[¶11] The standard of review in post-conviction proceedings is well
“A trial court’s findings of fact in a post-conviction
proceeding will not be disturbed on appeal unless clearly erroneous
under N.D.R.Civ.P. 52(a). A finding is clearly erroneous if it is
induced by an erroneous view of the law, if it is not supported by
any evidence, or if, although there is some evidence to support it,
a reviewing court is left with a definite and firm conviction a
mistake has been made. Questions of law are fully reviewable on
appeal of a post-conviction proceeding.”
Brewer v. State, 2019 ND 69, ¶ 4, 924 N.W.2d 87 (citations omitted). The
question of ineffective assistance of counsel is a mixed question of law and fact
and is fully reviewable on appeal. Id. at ¶ 5. However, “[e]ven under de novo
review, the standard for judging counsel’s representation is a most deferential
one . . . . It is all too tempting to second-guess counsel’s assistance after
conviction or adverse sentence.” Id.
[¶12] To establish the first prong, the applicant must “overcome the ‘strong
presumption’ that trial counsel’s representation fell within the wide range of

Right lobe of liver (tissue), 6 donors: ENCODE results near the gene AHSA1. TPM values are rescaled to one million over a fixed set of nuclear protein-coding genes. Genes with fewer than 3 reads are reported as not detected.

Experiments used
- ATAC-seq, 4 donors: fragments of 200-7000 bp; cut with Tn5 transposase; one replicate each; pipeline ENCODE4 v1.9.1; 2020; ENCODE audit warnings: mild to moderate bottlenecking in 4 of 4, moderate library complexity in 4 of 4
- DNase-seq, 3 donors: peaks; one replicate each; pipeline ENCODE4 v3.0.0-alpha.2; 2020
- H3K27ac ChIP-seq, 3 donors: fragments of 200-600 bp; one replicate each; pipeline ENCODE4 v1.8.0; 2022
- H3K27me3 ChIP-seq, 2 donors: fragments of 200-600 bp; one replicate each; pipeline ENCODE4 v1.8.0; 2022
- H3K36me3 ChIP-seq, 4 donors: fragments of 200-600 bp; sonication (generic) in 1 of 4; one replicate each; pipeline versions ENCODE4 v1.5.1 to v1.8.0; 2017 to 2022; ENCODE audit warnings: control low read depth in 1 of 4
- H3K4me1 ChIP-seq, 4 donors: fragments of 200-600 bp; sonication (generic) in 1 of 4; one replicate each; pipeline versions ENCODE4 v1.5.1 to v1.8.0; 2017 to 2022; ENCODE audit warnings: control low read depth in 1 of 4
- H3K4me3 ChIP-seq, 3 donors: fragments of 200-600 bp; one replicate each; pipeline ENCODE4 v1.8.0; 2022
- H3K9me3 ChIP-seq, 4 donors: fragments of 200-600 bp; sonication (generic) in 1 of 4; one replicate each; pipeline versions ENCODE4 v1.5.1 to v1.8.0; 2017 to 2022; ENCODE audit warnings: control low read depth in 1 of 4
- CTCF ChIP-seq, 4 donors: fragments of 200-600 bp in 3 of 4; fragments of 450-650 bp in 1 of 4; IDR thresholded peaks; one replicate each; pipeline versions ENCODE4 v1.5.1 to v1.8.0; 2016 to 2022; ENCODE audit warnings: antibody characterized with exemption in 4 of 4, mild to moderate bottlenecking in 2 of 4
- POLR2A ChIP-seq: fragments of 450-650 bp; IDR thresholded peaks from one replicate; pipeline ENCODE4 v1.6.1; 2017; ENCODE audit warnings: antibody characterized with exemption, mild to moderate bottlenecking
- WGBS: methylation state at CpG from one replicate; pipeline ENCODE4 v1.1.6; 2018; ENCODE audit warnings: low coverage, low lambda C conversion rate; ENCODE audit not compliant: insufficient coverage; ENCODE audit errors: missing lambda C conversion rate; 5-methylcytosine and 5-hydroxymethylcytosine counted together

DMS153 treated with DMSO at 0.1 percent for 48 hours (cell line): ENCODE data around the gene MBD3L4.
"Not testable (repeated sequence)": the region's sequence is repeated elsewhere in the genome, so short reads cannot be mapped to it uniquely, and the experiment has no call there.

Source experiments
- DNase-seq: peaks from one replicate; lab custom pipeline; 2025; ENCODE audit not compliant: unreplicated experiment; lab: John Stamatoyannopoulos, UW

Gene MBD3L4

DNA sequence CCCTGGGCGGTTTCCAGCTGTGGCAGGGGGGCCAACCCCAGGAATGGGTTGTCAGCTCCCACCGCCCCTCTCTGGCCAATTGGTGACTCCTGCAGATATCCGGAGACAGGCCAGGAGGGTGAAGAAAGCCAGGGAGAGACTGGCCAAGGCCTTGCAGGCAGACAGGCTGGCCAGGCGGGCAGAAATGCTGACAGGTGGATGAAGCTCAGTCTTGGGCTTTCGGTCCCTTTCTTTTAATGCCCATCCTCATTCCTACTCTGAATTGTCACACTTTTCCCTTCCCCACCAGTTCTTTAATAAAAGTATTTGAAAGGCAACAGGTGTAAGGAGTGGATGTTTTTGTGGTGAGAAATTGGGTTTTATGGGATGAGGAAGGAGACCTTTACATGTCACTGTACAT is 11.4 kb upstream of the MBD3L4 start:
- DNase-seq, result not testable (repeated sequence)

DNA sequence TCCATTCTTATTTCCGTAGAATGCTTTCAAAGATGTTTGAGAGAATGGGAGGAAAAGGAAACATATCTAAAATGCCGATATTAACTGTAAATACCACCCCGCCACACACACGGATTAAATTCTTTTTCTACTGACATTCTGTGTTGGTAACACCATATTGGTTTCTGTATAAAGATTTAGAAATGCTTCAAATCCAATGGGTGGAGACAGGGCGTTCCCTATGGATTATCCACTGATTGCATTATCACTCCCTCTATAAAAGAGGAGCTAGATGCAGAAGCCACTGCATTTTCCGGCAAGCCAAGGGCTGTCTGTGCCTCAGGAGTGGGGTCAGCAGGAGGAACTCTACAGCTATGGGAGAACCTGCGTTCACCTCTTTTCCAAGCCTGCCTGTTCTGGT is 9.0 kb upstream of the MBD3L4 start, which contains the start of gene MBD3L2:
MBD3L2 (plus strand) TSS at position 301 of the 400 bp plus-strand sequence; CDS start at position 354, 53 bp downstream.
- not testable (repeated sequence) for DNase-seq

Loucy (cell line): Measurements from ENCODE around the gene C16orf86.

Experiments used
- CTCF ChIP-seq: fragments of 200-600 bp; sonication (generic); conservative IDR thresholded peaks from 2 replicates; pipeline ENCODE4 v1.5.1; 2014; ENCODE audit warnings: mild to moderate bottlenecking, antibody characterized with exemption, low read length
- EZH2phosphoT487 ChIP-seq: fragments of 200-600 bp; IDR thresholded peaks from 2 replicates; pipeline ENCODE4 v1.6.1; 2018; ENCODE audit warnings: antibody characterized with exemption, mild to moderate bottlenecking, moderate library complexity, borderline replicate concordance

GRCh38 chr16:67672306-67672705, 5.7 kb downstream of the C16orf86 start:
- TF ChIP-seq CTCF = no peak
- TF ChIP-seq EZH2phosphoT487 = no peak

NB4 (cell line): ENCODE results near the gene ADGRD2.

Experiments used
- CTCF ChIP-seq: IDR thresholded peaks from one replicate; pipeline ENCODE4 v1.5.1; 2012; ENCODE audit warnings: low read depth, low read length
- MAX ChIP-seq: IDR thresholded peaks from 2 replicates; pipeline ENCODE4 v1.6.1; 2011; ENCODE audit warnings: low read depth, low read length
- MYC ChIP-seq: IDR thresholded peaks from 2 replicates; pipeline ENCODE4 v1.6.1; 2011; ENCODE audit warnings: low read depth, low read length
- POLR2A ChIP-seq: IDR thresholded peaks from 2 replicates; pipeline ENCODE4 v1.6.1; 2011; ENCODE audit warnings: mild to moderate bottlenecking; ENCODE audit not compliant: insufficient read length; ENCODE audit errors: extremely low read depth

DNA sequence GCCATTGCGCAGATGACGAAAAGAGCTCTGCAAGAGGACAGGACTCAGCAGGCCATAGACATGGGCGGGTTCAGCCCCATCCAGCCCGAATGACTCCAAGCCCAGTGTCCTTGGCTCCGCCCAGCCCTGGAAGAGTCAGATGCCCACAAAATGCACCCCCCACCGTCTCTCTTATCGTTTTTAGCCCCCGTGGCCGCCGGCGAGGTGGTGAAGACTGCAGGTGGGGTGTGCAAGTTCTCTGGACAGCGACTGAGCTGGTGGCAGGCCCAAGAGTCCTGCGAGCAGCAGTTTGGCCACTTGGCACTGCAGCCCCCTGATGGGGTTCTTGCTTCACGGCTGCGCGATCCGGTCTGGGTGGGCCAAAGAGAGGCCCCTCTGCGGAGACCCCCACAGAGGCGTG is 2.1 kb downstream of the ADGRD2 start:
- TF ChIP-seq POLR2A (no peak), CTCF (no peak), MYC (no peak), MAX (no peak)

reasonable professional assistance, and courts must consciously attempt to
limit the distorting effect of hindsight.” Rourke, 2018 ND 137, ¶ 5 (quoting Laib
v. State, 2005 ND 187, ¶ 9, 705 N.W.2d 845). An unsuccessful trial strategy
does not make for defective assistance of counsel. Brewer, 2019 ND 69, ¶ 6.
[¶13] To establish the second prong, “the defendant must specify how and
where trial counsel was incompetent and the probable different result.”
Brewer, 2019 ND 69, ¶ 9 (quoting Middleton v. State, 2014 ND 144, ¶ 6, 849
N.W.2d 196). “A reasonable probability is a probability sufficient to undermine
confidence in the outcome.” Brewer, at ¶ 9 (quoting Middleton, at ¶ 6;
Strickland, 466 U.S. at 694). “If it is easier to dispose of an ineffectiveness
claim on the ground of lack of sufficient prejudice, which we expect will often
be so, that course should be followed.” Rourke, 2018 ND 137, ¶ 6.
[¶14] Hunter argues his trial counsel was ineffective by not requesting a
continuance to obtain expert testimony that his confession was false. At trial,
counsel only sought to admit general testimony about false confessions. Hunter
now argues that his confession would have been suppressed with new expert
testimony that his confession was coerced, and that counsel’s failure to request
a continuance was prejudicial. Rejecting the claim, the district court found:
“It is unlikely the trial court would have granted a continuance
even if it had been requested. During a March 8, 2017 hearing, the
trial court told counsel that the trial date was not going to change.
The case had been pending since June of 2015 and was almost two